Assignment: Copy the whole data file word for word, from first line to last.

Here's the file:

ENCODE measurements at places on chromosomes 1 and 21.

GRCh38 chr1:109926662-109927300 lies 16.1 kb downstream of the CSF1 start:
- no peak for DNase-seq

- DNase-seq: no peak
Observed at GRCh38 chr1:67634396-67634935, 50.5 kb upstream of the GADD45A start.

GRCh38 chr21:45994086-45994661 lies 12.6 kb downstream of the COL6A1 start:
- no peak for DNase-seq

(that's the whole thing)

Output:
ENCODE measurements at places on chromosomes 1 and 21.

GRCh38 chr1:109926662-109927300 lies 16.1 kb downstream of the CSF1 start:
- no peak for DNase-seq

- DNase-seq: no peak
Observed at GRCh38 chr1:67634396-67634935, 50.5 kb upstream of the GADD45A start.

GRCh38 chr21:45994086-45994661 lies 12.6 kb downstream of the COL6A1 start:
- no peak for DNase-seq